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Preprint / Version 25

Impact of measured spectrum variation on solar photovoltaic efficiencies worldwide




cadmium telluride, CIGS, energy yield, multijunction, operating efficiency, perovskite, PV efficiency, PV rating, silicon solar cell, solar cell efficiency, spectral irradiance, spectral response, tandem solar cell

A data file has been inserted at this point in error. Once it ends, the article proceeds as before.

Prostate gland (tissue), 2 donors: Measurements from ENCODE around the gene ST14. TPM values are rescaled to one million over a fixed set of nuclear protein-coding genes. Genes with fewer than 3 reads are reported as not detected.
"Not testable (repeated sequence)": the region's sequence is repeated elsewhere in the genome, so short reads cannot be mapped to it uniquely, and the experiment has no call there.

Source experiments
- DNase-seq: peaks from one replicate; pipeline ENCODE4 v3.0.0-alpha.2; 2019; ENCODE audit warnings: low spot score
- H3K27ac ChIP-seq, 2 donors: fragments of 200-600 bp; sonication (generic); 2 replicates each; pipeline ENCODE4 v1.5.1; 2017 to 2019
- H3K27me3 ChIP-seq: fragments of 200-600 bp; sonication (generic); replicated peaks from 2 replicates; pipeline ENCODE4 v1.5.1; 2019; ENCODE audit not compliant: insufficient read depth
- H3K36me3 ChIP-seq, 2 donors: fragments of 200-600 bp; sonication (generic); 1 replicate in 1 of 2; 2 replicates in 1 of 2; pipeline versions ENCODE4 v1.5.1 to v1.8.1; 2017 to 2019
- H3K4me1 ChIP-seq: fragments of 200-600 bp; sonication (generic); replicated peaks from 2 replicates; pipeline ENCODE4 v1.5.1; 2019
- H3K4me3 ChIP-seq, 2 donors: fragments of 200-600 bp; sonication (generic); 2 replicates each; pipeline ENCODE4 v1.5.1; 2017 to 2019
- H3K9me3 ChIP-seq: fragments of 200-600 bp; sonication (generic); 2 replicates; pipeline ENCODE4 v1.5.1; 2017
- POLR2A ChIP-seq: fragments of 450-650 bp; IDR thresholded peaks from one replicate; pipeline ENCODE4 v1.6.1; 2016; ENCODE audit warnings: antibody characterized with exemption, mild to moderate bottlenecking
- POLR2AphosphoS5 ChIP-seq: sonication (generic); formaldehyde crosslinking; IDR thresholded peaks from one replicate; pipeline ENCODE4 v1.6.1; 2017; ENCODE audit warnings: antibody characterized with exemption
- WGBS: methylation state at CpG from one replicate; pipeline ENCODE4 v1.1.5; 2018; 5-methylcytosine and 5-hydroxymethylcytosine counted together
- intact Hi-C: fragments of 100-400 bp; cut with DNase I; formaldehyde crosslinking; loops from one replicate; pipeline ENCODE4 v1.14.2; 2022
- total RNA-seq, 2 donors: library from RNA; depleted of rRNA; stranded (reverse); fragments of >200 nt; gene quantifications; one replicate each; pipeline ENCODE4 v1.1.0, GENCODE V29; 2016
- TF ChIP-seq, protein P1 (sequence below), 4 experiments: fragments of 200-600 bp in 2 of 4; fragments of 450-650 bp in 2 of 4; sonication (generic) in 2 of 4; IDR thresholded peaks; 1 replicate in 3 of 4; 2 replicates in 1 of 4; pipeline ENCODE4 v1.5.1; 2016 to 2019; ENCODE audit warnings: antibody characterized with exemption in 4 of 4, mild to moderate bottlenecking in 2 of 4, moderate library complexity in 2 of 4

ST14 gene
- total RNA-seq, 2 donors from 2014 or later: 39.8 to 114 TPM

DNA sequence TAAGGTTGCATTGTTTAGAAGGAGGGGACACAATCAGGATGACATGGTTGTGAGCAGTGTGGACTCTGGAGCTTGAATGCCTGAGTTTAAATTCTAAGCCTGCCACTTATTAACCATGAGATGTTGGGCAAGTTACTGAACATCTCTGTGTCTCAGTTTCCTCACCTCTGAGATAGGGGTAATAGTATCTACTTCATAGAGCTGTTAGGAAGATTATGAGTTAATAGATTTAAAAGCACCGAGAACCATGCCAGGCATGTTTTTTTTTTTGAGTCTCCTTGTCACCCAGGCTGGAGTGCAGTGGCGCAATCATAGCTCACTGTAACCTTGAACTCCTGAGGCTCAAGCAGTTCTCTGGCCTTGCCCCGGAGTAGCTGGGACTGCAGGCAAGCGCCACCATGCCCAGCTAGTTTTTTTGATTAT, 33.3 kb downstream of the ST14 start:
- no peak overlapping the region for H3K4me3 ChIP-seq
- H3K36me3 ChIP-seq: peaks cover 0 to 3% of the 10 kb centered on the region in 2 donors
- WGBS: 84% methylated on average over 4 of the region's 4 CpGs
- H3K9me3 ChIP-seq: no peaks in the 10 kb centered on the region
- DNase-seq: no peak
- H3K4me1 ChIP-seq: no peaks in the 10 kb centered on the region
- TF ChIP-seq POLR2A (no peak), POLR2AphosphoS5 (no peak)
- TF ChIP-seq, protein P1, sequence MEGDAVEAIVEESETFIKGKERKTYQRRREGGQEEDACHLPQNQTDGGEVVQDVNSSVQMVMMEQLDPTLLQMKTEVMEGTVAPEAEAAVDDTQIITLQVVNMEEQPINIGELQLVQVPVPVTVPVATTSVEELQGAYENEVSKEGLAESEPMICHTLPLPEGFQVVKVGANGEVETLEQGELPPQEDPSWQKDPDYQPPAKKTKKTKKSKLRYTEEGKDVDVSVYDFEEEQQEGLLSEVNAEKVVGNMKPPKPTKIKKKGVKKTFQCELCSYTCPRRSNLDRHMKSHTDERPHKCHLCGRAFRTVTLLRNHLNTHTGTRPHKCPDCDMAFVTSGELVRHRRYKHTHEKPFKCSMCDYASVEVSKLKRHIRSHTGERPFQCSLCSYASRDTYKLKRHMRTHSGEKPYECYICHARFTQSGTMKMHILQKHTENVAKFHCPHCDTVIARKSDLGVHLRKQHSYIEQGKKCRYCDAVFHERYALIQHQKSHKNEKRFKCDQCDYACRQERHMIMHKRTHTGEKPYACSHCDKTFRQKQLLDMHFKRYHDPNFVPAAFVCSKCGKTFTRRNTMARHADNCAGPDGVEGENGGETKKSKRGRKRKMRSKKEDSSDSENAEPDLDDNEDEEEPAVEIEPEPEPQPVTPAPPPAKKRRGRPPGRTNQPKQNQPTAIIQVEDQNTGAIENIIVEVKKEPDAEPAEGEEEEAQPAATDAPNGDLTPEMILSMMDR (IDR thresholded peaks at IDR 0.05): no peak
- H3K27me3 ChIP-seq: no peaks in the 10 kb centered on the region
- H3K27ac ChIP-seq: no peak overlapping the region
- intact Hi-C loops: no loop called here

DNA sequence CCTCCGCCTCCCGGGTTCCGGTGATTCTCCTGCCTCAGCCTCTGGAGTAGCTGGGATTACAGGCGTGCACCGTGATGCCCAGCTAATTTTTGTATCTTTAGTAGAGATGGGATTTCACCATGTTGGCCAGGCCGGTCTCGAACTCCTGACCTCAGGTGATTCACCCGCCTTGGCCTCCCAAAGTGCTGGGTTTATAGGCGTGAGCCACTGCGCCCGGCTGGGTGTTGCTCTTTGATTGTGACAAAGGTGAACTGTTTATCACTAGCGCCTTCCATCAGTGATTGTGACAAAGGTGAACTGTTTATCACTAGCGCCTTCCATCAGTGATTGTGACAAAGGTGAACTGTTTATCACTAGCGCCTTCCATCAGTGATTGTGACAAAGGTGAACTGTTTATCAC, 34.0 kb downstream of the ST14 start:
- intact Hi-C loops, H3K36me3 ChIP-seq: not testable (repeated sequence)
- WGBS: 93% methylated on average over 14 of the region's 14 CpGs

In photovoltaic power ratings, a single solar spectrum, AM1.5, is the de facto standard for record laboratory efficiencies, commercial module specifications, and performance ratios of solar power plants. More detailed energy analysis that accounts for local spectral irradiance, along with temperature and broadband irradiance, reduces forecast errors to expand the grid utility of solar energy. Here, ground-level measurements of spectral irradiance collected worldwide have been pooled to provide a sampling of geographic, seasonal, and diurnal variation. Applied to nine solar cell types, the resulting divergence in solar cell efficiencies illustrates that a single spectrum is insufficient for comparisons of cells with different spectral responses. Cells with two or more junctions tend to have efficiencies below that under the standard spectrum. Silicon exhibits the least spectral sensitivity: relative weekly site variation ranges from 1% in Lima, Peru to 14% in Edmonton, Canada, with a mean of 4%.


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